Basal-likeHER2-enrichedLuminal ALuminal BTotal
Basal-like 
HER2-enriched 13 15 
Luminal A 
Luminal B 14 20 37 
Total 16 20* 20 64* 

Abbreviation: SSP2, SSP without normal breast-like subtype.

*

One luminal A case predicted by nCounter was unclassified by microarray.

Discussion

With the high-throughput microarray technology, breast cancer is now regarded as a molecularly heterogeneous disease with wide transcriptional variations, and GE-based classifications have been developed such as the Amsterdam (70-gene) signature, Rotterdam (76-gene) signature, Genomic Grade Index and Recurrence Score (Oncotype DX), in addition to the Stanford/UNC intrinsic subtypes [25–28]. Most of these signatures are prognostic regarding relapse-free or distant metastasis-free survival [29]. Only the MammaPrint/BluePrint (the combination of the 70-gene and 80-gene signatures) as well as different generations of the intrinsic subtype signatures (Sørlie 500, Hu 306, and PAM50) are capable of molecular subtyping of breast cancers in a reproducible fashion [12,30–32].

Scientific and clinical values of breast cancer intrinsic taxonomy include information pertaining baseline prognosis, epidemiological discrepancy, and prediction to endocrine/targeted therapy. The optimistic long-term outcomes of luminal A breast cancers are evidenced by good prognostication inherited in this molecular subtype. Race and age difference in intrinsic subtypes have been reported as more basal-like subtype observed in African American population, resulting in a worse survival [33]. The predictive power of PAM50 risk classification comes from the synthetic ROR score, which incorporates correlation coefficients of four intrinsic subtypes with or without clinical tumor size and genomic proliferation score, estimating the benefit of endocrine therapy to balance the risk of sparing cytotoxic chemotherapy [34,35]. In addition, HER2-enriched subtype predicted response to neoadjuvant targeted therapy in HER2-positive breast cancers [36,37].

In current study we compared molecular classification of Taiwanese breast cancers profiled with both the NanoString nCounter and oligonucleotide microarray. The prediction consistency was evaluated with the κ statistic. Using microarray for molecular subtyping is frequently performed as the rapidly deposited public domain microarray datasets during the past two decades are readily available for scientific communities. Consequently, measuring invariance across distinct GE assessment platforms should be carefully appraised. Indeed, not all molecular subtyping was conducted with digital RNA counting of the nCounter system. For instance, the Cancer Genome Atlas Network (TCGA) had demonstrated that breast cancer intrinsic subtypes existed across five molecular levels including genomic DNA, DNA methylation, exome sequencing, messenger RNA and micro RNA [38]. In this study, RNA sequencing (RNA-Seq) and Agilent microarray was the platform for molecular subtyping and independent studies also ascertained the correlation (Spearman’s correlation coefficients to the nearest centroid > 0.89) and concordance (96%) between RNA-Seq and digital multiplexed GE in 96 triple negative breast cancers [39].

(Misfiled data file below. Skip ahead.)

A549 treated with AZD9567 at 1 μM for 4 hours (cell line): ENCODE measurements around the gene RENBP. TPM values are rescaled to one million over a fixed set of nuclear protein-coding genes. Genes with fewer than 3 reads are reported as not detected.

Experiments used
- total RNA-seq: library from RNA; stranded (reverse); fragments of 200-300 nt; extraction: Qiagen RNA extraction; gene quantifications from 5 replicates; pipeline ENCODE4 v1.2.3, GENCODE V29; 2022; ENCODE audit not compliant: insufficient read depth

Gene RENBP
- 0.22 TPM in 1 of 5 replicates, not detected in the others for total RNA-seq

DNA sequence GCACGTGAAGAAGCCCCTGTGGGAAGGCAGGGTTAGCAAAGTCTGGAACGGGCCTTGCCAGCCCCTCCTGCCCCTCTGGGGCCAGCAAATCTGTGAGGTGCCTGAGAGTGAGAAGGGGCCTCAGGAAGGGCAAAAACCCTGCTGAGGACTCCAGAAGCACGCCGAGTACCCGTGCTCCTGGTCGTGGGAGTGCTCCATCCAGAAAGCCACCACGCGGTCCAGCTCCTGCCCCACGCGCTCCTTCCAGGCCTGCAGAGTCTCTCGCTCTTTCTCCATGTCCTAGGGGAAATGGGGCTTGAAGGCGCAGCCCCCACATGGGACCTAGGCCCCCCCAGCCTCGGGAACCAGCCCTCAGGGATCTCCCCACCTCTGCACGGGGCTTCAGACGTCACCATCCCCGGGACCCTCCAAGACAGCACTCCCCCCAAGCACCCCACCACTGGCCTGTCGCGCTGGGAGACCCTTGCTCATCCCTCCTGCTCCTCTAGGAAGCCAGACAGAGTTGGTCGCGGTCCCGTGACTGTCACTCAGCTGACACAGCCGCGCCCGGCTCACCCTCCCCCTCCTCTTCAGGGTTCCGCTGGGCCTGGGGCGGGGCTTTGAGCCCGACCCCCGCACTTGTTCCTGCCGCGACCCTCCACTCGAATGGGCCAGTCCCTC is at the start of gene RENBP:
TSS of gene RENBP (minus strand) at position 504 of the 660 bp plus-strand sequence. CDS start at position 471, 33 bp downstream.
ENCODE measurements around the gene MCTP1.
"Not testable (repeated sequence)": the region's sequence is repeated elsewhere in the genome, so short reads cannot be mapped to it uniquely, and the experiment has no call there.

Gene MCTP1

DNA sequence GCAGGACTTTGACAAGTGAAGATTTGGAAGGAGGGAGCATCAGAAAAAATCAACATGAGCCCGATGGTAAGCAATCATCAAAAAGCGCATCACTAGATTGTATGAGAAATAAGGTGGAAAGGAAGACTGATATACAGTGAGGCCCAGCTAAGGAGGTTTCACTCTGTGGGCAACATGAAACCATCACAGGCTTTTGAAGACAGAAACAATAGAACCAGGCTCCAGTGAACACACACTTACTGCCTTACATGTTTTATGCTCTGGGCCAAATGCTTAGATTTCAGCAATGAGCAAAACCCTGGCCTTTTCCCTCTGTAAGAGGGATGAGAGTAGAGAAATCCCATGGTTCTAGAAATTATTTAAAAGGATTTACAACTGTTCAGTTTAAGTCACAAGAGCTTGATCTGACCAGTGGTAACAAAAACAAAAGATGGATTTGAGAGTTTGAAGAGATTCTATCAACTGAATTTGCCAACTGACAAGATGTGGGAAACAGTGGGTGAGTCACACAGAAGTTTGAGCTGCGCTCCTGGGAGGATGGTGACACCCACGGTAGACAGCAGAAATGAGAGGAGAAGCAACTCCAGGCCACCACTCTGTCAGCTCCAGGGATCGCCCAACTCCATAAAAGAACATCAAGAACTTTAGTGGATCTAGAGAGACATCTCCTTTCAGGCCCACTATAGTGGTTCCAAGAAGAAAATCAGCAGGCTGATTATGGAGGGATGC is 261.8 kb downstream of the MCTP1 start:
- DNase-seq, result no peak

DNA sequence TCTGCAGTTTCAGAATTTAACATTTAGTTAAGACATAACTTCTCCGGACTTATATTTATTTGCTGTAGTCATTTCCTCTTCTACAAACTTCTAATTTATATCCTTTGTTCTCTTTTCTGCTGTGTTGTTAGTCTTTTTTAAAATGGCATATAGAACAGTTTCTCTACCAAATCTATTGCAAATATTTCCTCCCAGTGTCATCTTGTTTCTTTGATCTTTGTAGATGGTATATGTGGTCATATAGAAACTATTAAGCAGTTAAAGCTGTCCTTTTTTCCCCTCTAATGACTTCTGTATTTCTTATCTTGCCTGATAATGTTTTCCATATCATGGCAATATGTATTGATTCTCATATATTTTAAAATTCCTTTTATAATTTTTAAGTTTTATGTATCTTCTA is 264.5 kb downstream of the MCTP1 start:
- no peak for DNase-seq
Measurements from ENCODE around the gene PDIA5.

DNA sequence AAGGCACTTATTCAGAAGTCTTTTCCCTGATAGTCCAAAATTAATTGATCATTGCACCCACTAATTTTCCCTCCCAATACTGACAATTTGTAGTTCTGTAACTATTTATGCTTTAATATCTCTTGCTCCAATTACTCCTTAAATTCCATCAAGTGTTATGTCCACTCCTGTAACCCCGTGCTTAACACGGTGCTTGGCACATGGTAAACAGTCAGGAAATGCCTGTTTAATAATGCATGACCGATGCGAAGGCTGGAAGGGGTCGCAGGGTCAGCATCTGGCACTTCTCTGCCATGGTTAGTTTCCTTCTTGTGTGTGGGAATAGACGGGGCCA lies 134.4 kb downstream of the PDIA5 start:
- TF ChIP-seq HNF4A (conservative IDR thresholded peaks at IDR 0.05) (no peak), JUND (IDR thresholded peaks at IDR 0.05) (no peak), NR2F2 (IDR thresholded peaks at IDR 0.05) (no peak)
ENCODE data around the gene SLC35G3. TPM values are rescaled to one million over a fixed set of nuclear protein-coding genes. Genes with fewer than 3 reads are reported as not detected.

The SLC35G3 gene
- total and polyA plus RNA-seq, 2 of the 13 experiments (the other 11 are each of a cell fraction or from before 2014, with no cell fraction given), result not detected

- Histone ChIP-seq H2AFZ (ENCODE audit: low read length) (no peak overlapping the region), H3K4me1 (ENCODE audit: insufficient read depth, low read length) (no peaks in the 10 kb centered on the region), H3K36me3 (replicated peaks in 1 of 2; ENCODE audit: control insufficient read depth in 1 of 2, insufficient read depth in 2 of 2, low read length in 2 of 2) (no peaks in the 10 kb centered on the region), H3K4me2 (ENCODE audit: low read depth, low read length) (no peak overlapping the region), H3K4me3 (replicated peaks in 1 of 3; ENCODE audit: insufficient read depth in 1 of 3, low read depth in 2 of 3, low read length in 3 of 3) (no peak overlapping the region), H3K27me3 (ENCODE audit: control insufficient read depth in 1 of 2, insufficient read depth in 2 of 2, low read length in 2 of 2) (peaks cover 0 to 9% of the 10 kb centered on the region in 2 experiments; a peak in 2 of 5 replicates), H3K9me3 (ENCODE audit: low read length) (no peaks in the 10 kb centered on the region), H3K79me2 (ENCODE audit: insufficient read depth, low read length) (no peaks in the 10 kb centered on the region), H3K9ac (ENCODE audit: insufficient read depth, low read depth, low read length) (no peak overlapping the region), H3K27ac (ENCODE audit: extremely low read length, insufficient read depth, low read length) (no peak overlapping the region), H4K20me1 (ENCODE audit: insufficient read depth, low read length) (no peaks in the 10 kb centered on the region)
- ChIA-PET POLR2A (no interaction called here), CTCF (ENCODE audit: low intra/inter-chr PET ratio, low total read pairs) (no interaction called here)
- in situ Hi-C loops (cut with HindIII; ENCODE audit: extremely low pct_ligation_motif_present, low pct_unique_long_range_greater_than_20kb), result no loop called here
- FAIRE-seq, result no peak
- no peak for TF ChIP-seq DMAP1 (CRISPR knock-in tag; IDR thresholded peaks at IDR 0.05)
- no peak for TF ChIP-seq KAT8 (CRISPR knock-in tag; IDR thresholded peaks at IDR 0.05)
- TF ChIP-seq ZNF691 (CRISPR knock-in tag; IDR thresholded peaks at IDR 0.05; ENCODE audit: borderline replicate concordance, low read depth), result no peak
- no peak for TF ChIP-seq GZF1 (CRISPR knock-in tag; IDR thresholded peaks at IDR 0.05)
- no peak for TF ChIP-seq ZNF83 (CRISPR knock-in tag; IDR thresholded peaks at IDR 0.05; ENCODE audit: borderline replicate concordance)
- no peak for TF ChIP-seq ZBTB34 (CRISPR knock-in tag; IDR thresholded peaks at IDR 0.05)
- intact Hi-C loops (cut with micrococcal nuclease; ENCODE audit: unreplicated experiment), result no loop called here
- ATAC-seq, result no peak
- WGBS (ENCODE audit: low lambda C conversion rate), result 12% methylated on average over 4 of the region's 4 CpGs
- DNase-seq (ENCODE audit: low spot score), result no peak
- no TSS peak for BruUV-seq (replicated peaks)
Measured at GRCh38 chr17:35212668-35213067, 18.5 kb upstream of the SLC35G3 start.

The agreement of the centroid-based PAM50 SSP between the nCounter and microarray was only substantial to fair, and only 41 out of the 63 samples (65%, one unclassied) showed an identical subtype, resulting in a κ statistic of 0.60. Luminal A subtype is the least concordant category (25% agreement), followed by basal-like (43%), HER2-enriched (81%), and luminal-B (100%) subtype. In other words, microarray identified more luminal B from luminal A subtype predicted by nCounter, and this differential shift compromised prediction consistency.